Ethical perception of human gene in transgenic banana

Latifah Amin, Noor Ayuni Ahmad Azlan, Jamil Ahmad

Research output: Contribution to journalArticle

2 Citations (Scopus)

Abstract

Transgenic banana has been developed to prevent hepatitis B through vaccination. Its production seems to be an ideal alternative for cheaper vaccines. The objective of this paper is to assess the ethical perception of transgenic banana which involved the transfer of human albumin gene, and to compare their ethical dimensions across several demographic variables. A survey was carried out in the Klang Valley region from August, 2009 till February, 2010 using self constructed multi-dimensional instrument measuring ethical perception of transgenic banana. The respondents (n=434) were stratified according to stakeholder groups which consisted of eleven groups: Producers, scientists, policy makers, non-governmental organisations (NGOs), media, religious scholars (Islamic, Buddhist, Christian, and Hindu scholars), university students and consumers. Results of the study showed that the Malaysian stakeholders were unfamiliar with transgenic banana, and perceived transgenic banana as having moderate risks and marginally beneficial to the Malaysian society and the ethical aspects were moderately acceptable to them as well as from their religous point of view. ANOVAs showed that all the four ethical dimensions: Familiarity, denying benefits, ethical acceptance and perceived risks significantly differed across stakeholders' groups while the last three dimensions also differed significantly across religion. Perceived risks, denying benefits, ethical and religious acceptance further differed significantly across races. However, with respect to ages, only the factor familiarity differed and no significant difference were found across educational level and gender. Although, the idea of producing an edible vaccine through transgenic banana seems to be an ideal alternative for cheaper vaccines, the Malaysian stakeholders were still not ready and have a cautious stance. The research finding is useful to understand the social construct of the ethical acceptance of cross-species gene transfers in developing country. Further research needs to be done to determine the perspectives of various religions on the use of human gene in plants.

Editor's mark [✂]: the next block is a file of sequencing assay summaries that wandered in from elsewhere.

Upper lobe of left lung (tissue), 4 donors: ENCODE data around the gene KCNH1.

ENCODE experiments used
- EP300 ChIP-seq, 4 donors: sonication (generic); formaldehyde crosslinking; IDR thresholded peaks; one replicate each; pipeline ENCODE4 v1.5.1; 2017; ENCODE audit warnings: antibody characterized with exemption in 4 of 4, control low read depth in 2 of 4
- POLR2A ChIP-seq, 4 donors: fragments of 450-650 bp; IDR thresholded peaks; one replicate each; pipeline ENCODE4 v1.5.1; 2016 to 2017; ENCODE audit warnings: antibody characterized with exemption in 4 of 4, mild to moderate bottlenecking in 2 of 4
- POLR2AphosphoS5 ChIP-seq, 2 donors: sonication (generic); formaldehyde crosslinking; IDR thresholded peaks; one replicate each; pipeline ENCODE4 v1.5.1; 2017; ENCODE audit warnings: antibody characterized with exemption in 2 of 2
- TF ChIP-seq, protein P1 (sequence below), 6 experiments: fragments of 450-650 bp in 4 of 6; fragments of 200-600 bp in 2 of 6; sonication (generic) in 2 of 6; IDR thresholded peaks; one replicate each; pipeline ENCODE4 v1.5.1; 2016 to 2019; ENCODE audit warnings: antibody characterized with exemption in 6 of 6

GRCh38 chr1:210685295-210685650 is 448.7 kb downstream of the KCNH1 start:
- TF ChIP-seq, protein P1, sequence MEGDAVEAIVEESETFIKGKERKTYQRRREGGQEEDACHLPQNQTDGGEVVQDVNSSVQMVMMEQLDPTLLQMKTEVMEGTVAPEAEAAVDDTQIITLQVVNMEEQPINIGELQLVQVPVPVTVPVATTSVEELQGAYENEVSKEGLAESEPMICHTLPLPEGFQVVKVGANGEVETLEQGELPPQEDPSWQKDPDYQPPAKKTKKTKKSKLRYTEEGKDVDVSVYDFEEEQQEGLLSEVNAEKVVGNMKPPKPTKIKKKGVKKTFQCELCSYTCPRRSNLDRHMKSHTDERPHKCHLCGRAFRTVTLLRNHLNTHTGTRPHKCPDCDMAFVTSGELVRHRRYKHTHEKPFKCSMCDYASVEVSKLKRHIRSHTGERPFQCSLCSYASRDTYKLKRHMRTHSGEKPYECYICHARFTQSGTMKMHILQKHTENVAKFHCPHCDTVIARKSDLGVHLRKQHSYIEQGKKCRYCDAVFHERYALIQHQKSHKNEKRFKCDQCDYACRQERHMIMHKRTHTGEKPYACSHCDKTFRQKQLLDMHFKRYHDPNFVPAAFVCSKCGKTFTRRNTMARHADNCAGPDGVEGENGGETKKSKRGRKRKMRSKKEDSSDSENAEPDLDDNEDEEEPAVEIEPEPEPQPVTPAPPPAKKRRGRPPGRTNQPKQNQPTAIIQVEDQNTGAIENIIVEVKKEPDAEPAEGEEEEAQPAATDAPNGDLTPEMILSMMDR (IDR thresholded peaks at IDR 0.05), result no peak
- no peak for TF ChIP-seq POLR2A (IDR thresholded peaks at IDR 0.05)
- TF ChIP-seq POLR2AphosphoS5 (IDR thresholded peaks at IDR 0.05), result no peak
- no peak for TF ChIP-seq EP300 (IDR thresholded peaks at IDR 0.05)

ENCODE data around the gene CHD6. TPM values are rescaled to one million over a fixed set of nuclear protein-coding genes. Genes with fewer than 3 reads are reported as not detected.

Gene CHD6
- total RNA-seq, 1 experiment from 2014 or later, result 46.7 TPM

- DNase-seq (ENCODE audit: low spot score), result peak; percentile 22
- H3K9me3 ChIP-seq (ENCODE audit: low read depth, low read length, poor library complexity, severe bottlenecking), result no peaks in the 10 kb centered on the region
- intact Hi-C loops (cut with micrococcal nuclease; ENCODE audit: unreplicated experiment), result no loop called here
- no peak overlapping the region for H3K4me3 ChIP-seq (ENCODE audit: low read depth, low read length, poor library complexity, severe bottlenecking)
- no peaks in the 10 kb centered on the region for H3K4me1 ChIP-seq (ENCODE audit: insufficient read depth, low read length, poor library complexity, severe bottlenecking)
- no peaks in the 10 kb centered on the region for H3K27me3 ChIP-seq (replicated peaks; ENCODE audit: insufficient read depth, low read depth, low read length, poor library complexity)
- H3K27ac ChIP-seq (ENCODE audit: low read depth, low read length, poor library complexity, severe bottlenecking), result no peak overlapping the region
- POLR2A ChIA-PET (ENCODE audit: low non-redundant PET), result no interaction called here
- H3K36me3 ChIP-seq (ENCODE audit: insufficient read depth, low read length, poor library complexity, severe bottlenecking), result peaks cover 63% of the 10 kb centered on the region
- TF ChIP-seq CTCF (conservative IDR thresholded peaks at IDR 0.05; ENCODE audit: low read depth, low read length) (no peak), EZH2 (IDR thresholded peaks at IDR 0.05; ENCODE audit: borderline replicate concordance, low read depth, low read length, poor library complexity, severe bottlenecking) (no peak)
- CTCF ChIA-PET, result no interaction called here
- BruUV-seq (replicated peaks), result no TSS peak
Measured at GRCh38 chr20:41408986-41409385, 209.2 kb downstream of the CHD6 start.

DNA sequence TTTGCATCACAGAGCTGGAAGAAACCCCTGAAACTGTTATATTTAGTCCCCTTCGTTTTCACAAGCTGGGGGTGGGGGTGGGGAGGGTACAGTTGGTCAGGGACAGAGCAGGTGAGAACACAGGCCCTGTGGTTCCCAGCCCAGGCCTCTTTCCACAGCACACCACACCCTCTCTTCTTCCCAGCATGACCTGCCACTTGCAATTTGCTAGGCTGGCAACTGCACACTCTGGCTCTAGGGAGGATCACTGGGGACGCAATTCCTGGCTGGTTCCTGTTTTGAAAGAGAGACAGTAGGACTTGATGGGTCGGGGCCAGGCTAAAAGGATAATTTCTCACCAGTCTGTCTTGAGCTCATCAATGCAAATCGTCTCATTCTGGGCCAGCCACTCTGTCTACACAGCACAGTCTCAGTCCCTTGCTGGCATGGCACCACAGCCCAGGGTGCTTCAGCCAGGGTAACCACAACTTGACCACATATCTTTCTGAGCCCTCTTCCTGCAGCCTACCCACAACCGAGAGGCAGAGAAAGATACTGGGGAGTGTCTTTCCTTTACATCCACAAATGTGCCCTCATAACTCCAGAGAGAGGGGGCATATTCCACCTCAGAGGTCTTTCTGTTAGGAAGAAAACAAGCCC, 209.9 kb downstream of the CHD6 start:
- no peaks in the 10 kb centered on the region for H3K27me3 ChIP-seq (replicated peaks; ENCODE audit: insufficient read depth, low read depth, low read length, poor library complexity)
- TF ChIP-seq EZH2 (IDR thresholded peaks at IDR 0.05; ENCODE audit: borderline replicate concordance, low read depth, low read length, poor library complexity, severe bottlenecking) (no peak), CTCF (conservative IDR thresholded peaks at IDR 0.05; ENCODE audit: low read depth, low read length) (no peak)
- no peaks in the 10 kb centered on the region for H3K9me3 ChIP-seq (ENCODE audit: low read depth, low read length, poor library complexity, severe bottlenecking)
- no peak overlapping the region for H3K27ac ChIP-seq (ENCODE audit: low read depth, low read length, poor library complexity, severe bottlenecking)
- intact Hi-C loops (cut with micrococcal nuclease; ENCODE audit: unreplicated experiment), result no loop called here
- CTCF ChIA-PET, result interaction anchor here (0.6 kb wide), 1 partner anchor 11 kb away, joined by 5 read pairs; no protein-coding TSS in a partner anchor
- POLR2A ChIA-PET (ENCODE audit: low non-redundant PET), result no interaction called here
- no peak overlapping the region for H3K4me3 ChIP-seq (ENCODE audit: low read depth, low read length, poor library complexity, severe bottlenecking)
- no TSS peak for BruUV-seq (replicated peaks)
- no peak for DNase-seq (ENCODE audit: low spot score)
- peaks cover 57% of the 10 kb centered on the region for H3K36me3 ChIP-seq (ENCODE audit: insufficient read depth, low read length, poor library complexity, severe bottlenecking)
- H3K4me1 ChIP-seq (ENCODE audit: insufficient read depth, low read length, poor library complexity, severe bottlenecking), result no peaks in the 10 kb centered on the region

Original languageEnglish
Pages (from-to)12486-12496
Number of pages11
JournalAfrican Journal of Biotechnology
Volume10
Issue number58
Publication statusPublished - 30 Sep 2011

Fingerprint

Musa
bananas
genetically modified organisms
stakeholders
Genes
religion
risk perception
genes
Religion
Edible Vaccines
Vaccines
edible vaccines
vaccines
Plant Genes
nongovernmental organizations
measuring devices
Ego
Age Factors
hepatitis B
educational status

Keywords

  • Ethical perception
  • Malaysian stakeholder
  • Transgenic banana

ASJC Scopus subject areas

  • Biotechnology
  • Applied Microbiology and Biotechnology
  • Genetics
  • Molecular Biology
  • Agronomy and Crop Science

Cite this

Amin, L., Azlan, N. A. A., & Ahmad, J. (2011). Ethical perception of human gene in transgenic banana. African Journal of Biotechnology, 10(58), 12486-12496.

Ethical perception of human gene in transgenic banana. / Amin, Latifah; Azlan, Noor Ayuni Ahmad; Ahmad, Jamil.

In: African Journal of Biotechnology, Vol. 10, No. 58, 30.09.2011, p. 12486-12496.

Research output: Contribution to journalArticle

Amin, L, Azlan, NAA & Ahmad, J 2011, 'Ethical perception of human gene in transgenic banana', African Journal of Biotechnology, vol. 10, no. 58, pp. 12486-12496.
Amin, Latifah ; Azlan, Noor Ayuni Ahmad ; Ahmad, Jamil. / Ethical perception of human gene in transgenic banana. In: African Journal of Biotechnology. 2011 ; Vol. 10, No. 58. pp. 12486-12496.
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